The loss assails Carnegie Mellon as a salary freeze looms for the July 1, 2009 through June 30, 2010 fiscal year. The university will also implement campus-wide department cutbacks to adjust to the global downturn.

“It is more likely that the impact, if any, will be felt in future years,” Cohon said in his e-mail statement, referring to the $50 million loss.

Despite circumstances, Carnegie Mellon economics professors, officials, financial aid administrators, and trustees expressed near-unanimous confidence in the university’s financial stability throughout a series of interviews with The Tartan over the past two weeks about the school’s fiscal well-being. It was unclear by press time how much Cohon and other officials who spoke with The Tartan knew about the suit with Westridge, which the Post-Gazette first reported on Wednesday.

“Westridge is an unrelated matter,” Thomas said in response to questions about Carnegie Mellon officials’ recently expressed optimism in the face of a global recession now colliding with a one-time $50 million loss.

“[President Cohon] has reassured us all, via the [e-mail to the campus community], that we are moving quickly and aggressively to protect the university’s assets,” Thomas said.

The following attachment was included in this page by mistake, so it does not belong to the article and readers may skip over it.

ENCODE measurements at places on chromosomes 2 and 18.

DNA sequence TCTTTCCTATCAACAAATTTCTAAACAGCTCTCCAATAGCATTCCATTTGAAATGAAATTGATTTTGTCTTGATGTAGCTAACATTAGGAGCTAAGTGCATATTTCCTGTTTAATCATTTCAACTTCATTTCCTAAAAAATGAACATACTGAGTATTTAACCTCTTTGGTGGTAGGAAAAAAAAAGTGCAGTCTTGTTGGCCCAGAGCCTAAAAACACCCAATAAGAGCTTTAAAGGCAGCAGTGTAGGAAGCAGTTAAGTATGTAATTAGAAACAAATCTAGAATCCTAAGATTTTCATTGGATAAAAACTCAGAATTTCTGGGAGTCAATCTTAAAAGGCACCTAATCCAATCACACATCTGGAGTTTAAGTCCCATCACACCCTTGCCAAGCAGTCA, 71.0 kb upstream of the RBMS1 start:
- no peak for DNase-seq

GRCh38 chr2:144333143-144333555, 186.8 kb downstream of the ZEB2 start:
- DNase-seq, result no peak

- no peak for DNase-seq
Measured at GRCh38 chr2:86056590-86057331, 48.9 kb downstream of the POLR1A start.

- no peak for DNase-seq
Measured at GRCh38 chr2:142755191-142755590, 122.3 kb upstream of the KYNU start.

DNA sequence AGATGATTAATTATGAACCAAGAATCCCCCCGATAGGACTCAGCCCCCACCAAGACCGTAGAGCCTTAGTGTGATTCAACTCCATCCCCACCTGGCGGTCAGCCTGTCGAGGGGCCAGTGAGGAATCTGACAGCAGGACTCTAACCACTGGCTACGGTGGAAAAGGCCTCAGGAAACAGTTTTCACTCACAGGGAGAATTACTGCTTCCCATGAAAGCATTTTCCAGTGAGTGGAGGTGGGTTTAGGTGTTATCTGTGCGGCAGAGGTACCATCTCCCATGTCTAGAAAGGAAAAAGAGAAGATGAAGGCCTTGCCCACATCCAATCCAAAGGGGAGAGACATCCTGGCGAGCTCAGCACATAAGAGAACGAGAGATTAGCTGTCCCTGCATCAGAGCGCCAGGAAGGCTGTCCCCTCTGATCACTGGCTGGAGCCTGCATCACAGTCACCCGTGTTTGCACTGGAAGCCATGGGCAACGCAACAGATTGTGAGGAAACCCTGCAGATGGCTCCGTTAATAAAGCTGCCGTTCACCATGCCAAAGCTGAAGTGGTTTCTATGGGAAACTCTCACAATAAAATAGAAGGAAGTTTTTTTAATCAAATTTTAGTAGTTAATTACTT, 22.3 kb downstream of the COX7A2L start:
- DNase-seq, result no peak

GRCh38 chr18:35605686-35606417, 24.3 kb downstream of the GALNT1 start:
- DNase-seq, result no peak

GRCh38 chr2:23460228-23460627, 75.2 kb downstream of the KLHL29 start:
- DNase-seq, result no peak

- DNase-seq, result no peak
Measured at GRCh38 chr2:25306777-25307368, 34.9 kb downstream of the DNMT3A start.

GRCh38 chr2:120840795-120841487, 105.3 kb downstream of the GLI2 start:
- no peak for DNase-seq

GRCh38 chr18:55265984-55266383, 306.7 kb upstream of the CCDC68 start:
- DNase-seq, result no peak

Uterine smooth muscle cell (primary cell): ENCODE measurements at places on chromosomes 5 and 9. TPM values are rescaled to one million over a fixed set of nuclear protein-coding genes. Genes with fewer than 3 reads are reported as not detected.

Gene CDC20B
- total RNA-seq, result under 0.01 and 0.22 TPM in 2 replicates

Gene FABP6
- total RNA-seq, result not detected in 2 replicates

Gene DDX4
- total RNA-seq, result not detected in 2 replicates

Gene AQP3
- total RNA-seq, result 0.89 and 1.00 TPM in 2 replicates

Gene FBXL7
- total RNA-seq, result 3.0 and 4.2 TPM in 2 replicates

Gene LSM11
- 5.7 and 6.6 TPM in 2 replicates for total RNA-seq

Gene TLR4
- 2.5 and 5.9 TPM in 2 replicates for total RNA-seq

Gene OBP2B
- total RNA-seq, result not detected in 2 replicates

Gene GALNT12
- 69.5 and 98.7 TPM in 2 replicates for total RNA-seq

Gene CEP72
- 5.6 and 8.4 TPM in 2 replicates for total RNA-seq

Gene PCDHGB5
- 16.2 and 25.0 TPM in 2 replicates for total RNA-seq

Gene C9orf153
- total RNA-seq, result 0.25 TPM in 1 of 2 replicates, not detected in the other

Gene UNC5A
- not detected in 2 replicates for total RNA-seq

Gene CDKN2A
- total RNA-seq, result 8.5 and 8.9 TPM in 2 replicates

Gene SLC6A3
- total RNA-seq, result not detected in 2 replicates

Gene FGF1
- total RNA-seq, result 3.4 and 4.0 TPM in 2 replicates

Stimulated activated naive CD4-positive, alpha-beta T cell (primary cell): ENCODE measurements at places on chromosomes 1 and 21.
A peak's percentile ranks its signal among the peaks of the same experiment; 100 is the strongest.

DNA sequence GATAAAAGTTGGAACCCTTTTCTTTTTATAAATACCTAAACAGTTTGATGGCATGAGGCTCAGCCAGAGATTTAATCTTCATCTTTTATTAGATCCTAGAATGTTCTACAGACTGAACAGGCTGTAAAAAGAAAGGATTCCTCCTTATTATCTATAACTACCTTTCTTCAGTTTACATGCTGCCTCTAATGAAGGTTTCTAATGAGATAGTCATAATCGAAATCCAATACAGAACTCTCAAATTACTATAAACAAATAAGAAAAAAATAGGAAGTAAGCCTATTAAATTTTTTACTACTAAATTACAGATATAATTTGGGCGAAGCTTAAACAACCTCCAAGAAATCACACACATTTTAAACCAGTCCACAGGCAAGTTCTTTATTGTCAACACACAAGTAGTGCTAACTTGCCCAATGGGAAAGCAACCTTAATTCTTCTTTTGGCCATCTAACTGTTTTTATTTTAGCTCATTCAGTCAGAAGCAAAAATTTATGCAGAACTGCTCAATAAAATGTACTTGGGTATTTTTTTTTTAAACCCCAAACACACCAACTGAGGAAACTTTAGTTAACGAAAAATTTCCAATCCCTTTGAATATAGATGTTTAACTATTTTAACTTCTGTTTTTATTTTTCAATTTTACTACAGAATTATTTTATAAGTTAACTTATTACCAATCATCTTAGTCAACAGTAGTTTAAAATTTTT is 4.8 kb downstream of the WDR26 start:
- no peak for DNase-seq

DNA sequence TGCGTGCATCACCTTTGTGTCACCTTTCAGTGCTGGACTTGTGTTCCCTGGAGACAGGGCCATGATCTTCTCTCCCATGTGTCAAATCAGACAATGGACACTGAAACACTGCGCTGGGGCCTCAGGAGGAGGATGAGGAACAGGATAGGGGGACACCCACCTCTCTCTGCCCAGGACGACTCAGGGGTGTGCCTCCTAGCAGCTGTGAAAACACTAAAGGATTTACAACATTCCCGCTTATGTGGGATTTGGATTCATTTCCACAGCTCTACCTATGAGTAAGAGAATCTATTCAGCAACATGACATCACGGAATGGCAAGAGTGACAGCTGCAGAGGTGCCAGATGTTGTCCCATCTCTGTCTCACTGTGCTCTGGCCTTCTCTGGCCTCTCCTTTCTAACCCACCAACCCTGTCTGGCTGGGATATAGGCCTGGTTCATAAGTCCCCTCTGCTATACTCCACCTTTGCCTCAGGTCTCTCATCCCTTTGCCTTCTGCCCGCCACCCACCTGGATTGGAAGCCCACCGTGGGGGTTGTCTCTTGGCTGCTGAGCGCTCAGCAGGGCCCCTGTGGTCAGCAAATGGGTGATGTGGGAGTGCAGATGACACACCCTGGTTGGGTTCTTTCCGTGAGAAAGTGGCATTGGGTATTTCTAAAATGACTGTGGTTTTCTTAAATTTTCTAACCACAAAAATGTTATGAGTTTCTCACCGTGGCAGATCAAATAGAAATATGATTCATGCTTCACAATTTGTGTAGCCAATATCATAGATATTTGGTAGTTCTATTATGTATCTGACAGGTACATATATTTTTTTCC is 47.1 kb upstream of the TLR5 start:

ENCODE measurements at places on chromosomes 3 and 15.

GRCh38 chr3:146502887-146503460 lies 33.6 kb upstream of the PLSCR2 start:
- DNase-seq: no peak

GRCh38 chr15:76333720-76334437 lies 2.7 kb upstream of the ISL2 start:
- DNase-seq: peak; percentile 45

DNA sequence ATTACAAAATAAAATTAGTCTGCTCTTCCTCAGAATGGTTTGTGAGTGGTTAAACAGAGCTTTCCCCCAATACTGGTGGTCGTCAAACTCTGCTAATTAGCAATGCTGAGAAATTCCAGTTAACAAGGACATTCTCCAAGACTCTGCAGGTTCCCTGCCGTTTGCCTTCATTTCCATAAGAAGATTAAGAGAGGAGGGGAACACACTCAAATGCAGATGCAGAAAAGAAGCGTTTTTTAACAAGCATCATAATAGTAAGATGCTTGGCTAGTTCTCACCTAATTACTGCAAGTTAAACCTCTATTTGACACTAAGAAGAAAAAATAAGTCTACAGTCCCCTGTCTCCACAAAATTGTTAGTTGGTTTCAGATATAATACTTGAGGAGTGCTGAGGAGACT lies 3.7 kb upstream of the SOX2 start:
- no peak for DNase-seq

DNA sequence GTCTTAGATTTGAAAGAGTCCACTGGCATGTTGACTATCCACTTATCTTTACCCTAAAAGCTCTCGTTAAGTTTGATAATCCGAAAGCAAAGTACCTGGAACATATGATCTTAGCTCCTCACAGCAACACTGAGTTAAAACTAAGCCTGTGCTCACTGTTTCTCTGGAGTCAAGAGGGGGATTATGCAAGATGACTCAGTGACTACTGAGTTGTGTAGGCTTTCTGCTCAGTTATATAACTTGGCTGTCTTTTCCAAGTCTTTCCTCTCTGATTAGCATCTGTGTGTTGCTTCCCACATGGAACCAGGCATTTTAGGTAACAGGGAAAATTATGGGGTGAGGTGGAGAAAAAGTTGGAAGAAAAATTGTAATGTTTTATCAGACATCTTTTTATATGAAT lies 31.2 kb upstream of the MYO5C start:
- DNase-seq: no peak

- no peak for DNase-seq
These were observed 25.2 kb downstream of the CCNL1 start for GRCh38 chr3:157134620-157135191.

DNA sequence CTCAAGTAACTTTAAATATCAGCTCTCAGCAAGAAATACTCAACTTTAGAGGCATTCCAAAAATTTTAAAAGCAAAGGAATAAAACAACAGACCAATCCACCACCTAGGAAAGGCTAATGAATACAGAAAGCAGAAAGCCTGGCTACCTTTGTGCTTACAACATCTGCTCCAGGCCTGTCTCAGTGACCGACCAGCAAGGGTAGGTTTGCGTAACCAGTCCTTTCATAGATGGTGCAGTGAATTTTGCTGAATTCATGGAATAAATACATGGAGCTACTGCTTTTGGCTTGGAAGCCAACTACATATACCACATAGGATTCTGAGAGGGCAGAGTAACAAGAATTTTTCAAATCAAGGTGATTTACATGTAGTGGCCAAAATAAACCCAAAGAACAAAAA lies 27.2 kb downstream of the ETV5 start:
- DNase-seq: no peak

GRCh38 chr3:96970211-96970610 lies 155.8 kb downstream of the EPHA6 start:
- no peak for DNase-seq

She did not clarify the extent of officials’ knowledge of the Westridge situation, although several top-level administrators had spoken with The Tartan about the school’s fiscal health one week after the NFA first alerted the university of potential problems with their Westridge investment.

She did reaffirm the confidence expressed by several officials, including Cohon, prior to the Westridge suits in the university’s financial well-being.

She added that, “unlike others on our campus, [President Cohon] has not engaged in speculative comments,” about the combined effects of a global downturn and the Westridge misappropriation on the university’s fiscal stability.

Not including the Westridge losses, a potential 30 percent drop predicted for the year in the endowment’s annual draw would result in a 1.8 percent annual operating budget hole (30 percent of 6 percent), according to Thomas.

“At some other institutions, a comparable 30 percent drop in their endowment draw might generate a 12 percent annual operating budget deficit that is far more challenging to fill,” she said, not indicating whether an additional 5 percent loss to Westridge would be addressed through further cost cutting, in addition to the 5 percent cuts to academic units by 2012 with a minimum reduction of 2 percent in 2010, and 10 percent by 2012, with a minimum reduction of 2.5 percent in 2010 for administrative units that Cohon described in his Jan. 23 e-mail.